Since 2016, planning decisions about wind farms have been in the hands of local councils, not national government. This means that, even if developing onshore wind farms is in the wider national interest, they may struggle to get past naysayers at a local level. How the industry might overcome this remains to be seen, but Piers Guy of Vattenfall told us recently that it could depend on how convincingly the industry argues that it represents value for money.

If you’d like to read our market analysis in more depth, our Q1 Finance Quarterly is available to download here. Special reports are included in the price of membership: if you’re not yet a member, you can find out what we’re all about by signing up to a 30-day trial of our intelligence briefings.

This week, we have published our first Finance Quarterly of 2018.

Screen Shot 2018-01-09 at 09.17.50

In this series of reports, we provide you with up-to-date deals data from the last three months, plus market analysis. This edition features a special focus on the UK market: alongside an in-depth analysis of the country’s wind sector, we have interviews with Boralex’s Patrick Lemaire, Nordex’s Rich Furniss and RES Group’s Ivor Catto.

We decided to focus on the UK for this edition as the country is facing a period of economic and political unpredictability. Its future after Brexit remains uncertain, and this inevitably affects the wind market – but the market has reasons for optimism.

The situation for offshore wind, in particular, looks promising. It has received strong government support due to its potential for job creation and to drive exports. Indeed, Prime Minister Theresa May praised the sector in a major speech this week.

Additionally, the recent Clean Growth Strategy promised £557m for renewables in the next round of Contracts for Difference auctions, which could potentially support 10GW of offshore wind capacity. We expect the next CfD tender in early 2019.

However, as strike prices decline, this squeezes the profits for investors. It will force investors to think harder about long-term predictions of open market prices when deciding how to invest, and find ways to mitigate risks. This is not straightforward as they are affected by many factors, such as changes in government and regulation.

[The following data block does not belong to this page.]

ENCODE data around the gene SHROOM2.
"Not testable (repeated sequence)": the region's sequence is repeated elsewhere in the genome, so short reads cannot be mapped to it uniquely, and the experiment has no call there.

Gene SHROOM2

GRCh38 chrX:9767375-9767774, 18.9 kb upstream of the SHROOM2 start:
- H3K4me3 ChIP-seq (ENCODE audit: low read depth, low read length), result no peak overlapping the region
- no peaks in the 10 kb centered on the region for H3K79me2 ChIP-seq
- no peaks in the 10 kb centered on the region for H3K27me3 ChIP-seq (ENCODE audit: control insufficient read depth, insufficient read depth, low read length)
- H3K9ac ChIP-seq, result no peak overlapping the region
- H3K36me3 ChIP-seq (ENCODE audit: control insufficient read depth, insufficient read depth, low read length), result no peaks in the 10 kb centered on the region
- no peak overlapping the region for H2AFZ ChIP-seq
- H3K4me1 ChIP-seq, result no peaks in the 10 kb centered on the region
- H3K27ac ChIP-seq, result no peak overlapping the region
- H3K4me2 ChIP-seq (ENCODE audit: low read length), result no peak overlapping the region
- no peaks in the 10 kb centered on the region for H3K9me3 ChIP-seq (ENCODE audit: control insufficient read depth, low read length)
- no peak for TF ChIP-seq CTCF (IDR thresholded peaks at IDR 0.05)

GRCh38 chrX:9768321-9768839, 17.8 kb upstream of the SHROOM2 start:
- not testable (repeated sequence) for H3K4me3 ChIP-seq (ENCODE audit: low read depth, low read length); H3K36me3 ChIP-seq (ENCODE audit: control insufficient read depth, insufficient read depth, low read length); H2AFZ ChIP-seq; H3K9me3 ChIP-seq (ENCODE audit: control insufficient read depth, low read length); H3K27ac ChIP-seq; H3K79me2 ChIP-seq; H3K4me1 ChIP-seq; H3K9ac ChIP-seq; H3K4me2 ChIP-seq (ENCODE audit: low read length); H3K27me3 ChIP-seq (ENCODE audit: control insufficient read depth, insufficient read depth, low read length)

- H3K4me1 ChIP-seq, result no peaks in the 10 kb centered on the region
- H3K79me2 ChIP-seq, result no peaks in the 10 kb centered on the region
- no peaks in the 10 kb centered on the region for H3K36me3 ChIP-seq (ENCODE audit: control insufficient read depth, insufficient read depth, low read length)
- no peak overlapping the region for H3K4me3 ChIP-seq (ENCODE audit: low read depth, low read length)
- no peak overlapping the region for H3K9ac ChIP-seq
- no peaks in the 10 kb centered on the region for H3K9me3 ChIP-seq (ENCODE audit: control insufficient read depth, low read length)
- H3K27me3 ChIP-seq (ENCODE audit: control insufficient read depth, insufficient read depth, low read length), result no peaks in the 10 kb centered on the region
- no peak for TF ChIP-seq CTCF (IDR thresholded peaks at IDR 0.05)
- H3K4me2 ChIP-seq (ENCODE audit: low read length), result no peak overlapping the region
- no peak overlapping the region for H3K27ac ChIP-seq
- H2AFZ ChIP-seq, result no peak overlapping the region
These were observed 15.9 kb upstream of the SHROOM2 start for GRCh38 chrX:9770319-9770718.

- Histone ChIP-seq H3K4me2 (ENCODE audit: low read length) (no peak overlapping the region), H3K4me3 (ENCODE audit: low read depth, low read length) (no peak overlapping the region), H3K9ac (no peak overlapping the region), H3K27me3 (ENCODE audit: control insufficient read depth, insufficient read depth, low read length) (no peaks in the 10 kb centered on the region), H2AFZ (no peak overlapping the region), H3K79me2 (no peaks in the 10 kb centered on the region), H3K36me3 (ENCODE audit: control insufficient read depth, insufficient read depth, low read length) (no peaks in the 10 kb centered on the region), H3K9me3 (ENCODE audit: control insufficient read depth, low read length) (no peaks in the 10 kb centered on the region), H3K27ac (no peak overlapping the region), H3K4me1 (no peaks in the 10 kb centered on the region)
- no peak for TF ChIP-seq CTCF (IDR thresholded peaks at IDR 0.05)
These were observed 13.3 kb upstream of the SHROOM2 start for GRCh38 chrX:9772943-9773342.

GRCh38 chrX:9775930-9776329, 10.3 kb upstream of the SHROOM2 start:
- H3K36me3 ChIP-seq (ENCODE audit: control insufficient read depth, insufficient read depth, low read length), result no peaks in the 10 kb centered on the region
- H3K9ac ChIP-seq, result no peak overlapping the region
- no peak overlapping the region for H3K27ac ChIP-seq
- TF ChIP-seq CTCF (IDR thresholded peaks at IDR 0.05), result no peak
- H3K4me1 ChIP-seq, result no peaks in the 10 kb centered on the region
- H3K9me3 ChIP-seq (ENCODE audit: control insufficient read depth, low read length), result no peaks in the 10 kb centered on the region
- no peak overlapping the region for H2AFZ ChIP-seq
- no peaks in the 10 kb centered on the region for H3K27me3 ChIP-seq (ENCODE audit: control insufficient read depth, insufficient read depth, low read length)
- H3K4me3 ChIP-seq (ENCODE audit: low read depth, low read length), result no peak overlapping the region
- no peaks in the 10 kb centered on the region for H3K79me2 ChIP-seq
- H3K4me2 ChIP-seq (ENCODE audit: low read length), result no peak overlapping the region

The future of onshore looks more challenging, particularly in England, where the UK government has proved unwilling to support onshore developers. We see indications that politicians may be thawing on the idea of supporting new onshore wind schemes – not least because of the big price falls they have seen in offshore wind – but there is a major hurdle to supporting more wind farms: the planning system.

Since 2016, planning decisions about wind farms have been in the hands of local councils, not national government. This means that, even if developing onshore wind farms is in the wider national interest, they may struggle to get past naysayers at a local level. How the industry might overcome this remains to be seen, but Piers Guy of Vattenfall told us recently that it could depend on how convincingly the industry argues that it represents value for money.

If you’d like to read our market analysis in more depth, our Q1 Finance Quarterly is available to download here. Special reports are included in the price of membership: if you’re not yet a member, you can find out what we’re all about by signing up to a 30-day trial of our intelligence briefings.

Full archive access is available to members only

Not a member yet?

Become a member of the 6,500-strong A Word About Wind community today, and gain access to our premium content, exclusive lead generation and investment opportunities.

Full archive access is available to members only

Not a member yet?

Become a member of the 6,500-strong A Word About Wind community today, and gain access to our premium content, exclusive lead generation and investment opportunities.